“I’m as healthy as a fish” and other Italian Figures of Speech

Market2One of the questions I was asked most frequently as I was preparing to move to Italy is: “How much Italian do you know?” As of today, I would classify my Italian language skills as: “functional but far from fluent.” I hope someday I will be mostly fluent but that day is still a long way off. For now, I am trying to improve a little each day.

One specific area I am working on is learning more idiomatic expressions and figures of speech (FoS). Here are a few examples of some common Italian expressions and FoS. Some of these are pretty universal while others that are particular to Italian, offer little hints and glimpses into the cultural norms and values embedded deep within the language itself.

Italian (IT): Non e bello cio che e bello, ma e bello cio che piace.

Translation (TR): Beauty is not what’s beautiful, but beauty is what one likes.

English Equivalent (EE): Beauty is in the eye of the beholder.

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IT: Sono sano come un pesce.

TR: I am as healthy as a fish.

EE: I am as fit as a fiddle.

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IT: Vogliono rendere pane per focaccia.

TR: They want to give bread back for focaccia.

EE: They want to get even.

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IT: No so che pesci pigliare.

TR:  I don’t know know which fish to catch.

EE: I don’t know what to do.

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IT: Acqua in bocca!

TR: Water in mouth!

EE: Mum’s the word!

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IT: È stato un colpo di fulmine.

TR: It was a strike of lightning.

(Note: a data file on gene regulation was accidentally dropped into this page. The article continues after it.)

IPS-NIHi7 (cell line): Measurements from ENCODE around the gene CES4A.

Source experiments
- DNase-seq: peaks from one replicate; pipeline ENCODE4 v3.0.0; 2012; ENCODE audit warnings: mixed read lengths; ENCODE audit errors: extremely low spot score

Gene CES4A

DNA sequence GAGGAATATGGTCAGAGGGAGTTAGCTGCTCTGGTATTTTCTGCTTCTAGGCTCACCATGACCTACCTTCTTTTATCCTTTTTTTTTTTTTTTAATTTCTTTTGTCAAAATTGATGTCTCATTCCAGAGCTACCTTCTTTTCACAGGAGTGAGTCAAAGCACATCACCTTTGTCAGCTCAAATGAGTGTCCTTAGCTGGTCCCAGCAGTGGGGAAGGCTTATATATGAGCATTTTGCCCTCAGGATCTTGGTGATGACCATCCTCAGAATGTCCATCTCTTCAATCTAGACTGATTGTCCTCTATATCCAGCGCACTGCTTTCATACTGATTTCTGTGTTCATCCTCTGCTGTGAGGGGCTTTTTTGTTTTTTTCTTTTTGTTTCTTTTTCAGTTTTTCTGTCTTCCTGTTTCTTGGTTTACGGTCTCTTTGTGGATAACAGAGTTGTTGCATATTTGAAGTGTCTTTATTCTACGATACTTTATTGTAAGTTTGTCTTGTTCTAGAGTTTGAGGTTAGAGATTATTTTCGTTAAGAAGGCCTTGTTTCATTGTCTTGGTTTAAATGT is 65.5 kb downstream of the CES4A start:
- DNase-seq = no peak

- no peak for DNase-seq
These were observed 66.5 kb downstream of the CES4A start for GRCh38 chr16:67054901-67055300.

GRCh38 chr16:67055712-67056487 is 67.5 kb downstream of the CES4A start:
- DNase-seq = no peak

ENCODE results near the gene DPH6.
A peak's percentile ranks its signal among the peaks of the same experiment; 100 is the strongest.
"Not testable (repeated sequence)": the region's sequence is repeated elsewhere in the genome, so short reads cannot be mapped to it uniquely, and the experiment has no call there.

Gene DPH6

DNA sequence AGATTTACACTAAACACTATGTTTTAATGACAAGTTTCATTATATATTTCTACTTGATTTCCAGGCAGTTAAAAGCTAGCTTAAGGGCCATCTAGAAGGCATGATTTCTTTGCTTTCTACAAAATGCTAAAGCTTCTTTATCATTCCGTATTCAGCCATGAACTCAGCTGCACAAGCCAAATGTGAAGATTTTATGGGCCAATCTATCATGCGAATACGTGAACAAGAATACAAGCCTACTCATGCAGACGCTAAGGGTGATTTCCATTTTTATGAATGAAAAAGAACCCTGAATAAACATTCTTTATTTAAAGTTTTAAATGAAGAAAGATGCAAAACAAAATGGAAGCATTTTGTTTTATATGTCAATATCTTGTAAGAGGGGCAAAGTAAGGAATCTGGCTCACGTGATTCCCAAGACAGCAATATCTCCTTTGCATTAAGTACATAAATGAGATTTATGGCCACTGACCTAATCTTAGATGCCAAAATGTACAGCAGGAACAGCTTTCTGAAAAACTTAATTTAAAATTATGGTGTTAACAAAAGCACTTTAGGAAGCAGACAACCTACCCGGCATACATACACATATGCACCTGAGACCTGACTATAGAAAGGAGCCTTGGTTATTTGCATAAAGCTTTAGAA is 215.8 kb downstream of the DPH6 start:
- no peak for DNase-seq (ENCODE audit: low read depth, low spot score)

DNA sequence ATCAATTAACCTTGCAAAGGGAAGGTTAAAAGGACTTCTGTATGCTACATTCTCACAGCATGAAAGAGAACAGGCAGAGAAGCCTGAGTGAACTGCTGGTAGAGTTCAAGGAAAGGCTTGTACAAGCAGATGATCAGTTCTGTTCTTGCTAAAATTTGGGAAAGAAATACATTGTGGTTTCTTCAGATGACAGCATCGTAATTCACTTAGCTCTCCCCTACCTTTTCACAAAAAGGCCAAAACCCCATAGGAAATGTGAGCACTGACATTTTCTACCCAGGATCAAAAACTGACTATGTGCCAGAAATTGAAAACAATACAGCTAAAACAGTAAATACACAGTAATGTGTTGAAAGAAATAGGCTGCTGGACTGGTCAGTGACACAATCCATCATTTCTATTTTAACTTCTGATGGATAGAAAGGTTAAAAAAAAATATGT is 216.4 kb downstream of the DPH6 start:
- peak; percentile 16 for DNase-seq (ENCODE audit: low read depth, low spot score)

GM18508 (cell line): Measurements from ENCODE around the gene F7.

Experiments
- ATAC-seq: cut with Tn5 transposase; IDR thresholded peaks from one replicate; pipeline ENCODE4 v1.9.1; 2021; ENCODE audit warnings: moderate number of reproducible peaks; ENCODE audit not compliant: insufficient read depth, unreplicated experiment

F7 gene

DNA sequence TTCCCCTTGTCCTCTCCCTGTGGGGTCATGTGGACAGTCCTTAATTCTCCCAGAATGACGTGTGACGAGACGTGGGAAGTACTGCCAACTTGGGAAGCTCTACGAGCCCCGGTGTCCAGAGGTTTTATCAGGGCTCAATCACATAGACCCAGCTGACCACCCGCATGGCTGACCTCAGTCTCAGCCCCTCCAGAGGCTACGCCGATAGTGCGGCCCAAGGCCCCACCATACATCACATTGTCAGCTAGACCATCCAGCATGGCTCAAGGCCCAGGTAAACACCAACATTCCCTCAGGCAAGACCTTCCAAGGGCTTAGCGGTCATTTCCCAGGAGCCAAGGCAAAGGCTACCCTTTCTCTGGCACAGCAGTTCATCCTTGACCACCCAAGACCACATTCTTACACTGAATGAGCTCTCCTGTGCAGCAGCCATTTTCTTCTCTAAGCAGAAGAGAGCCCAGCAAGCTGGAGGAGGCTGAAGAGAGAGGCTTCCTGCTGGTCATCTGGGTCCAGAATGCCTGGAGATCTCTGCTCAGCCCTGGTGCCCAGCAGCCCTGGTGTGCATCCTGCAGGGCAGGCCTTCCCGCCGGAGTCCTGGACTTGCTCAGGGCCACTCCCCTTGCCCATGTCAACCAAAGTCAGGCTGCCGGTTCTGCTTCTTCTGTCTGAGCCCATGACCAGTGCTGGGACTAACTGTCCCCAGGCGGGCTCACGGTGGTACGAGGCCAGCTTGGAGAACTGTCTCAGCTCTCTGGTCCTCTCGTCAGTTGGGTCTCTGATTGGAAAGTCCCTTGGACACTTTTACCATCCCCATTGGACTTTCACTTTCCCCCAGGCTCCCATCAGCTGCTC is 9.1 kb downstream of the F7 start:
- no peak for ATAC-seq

EE: It was love at first sight.

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IT: Stanno discutendo sul sesso degli angeli.

TR: They’re talking about the gender of angels.

EE: They are discussing futile things.

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IT: Sembra che Marco da i numeri.

TR: It seems that Mark is giving numbers.

EE: Mark is out of his mind.

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IT: Ho le tasche piene di quell’uomo.

TR: I have a full pocket of that man.

EE: I am fed up with that man.

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IT: Fai attenzione. E un venditore di fumo.

TR: Pay attention. He’s a smoke salesman.

EE: Be careful. He’s a fake.

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IT: Andiamo al dunque.

TR: Let’s go to the therefore.

EE: Get to the point.

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IT: Ho letto un giallo.

TR: I read a yellow.

EE: I read a mystery story.

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IT: Potrei toccare il cielo con un dito!

TR: I could touch the sky with a finger!

EE: I’m on cloud nine!

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IT: Un bel gioco dura poco.

TR: A good game lasts a short time.

EE: All good things must come to an end.

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IT: Sai che roba!

TR: You know what stuff!

EE: Big deal!

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IT: Gli dai un ditto e si prende un braccio.

TR: Give him a finger and he will take an arm.

EE: Give him an inch and he will take a mile.

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IT: Chi ha tempo non aspetta tempo.

TR: One who has time doesn’t wait for time.

EE: There is no time like the present.

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Alcuni Altri:

“Lost in a glass of water”

“Tomorrow is another day”

“If God wills it”

“I need to eat more fish”

A note about this last example: Long before recent studies have linked eating fish regularly with having a decreased likelihood of getting Alzheimer’s or dementia, Sicilian’s have been using this phrase whenever someone has a hard time remembering something. Among this short list of examples, this is the third that mentions fish. Fishing is an important industry here in Sicily and seafood consequently, is a common staple within Sicilian cuisine. It makes perfect sense then that so many of the local figures of speech should use everyday subjects such as fish.

How might the figures of speech unique to your own local culture reflect your culture’s values?

Click here to read an article called: The 19 Funniest Expressions In Italian (And How To Use Them)

See the article: “Italian Proverbs 1” on the Life In Italy website for even more examples.

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